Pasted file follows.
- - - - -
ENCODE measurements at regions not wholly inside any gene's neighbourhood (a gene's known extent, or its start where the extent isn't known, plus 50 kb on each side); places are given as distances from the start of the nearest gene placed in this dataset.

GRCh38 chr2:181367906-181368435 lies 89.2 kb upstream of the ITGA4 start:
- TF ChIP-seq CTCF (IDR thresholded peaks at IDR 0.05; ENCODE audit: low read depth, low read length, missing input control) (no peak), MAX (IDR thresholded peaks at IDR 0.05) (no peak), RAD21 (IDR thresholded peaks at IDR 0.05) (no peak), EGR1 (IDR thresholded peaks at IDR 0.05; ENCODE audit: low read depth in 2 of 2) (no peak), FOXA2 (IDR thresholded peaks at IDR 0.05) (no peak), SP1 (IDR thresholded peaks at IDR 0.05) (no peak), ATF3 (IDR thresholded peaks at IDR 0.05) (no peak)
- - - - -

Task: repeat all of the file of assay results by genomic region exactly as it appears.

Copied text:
ENCODE measurements at regions not wholly inside any gene's neighbourhood (a gene's known extent, or its start where the extent isn't known, plus 50 kb on each side); places are given as distances from the start of the nearest gene placed in this dataset.

GRCh38 chr2:181367906-181368435 lies 89.2 kb upstream of the ITGA4 start:
- TF ChIP-seq CTCF (IDR thresholded peaks at IDR 0.05; ENCODE audit: low read depth, low read length, missing input control) (no peak), MAX (IDR thresholded peaks at IDR 0.05) (no peak), RAD21 (IDR thresholded peaks at IDR 0.05) (no peak), EGR1 (IDR thresholded peaks at IDR 0.05; ENCODE audit: low read depth in 2 of 2) (no peak), FOXA2 (IDR thresholded peaks at IDR 0.05) (no peak), SP1 (IDR thresholded peaks at IDR 0.05) (no peak), ATF3 (IDR thresholded peaks at IDR 0.05) (no peak)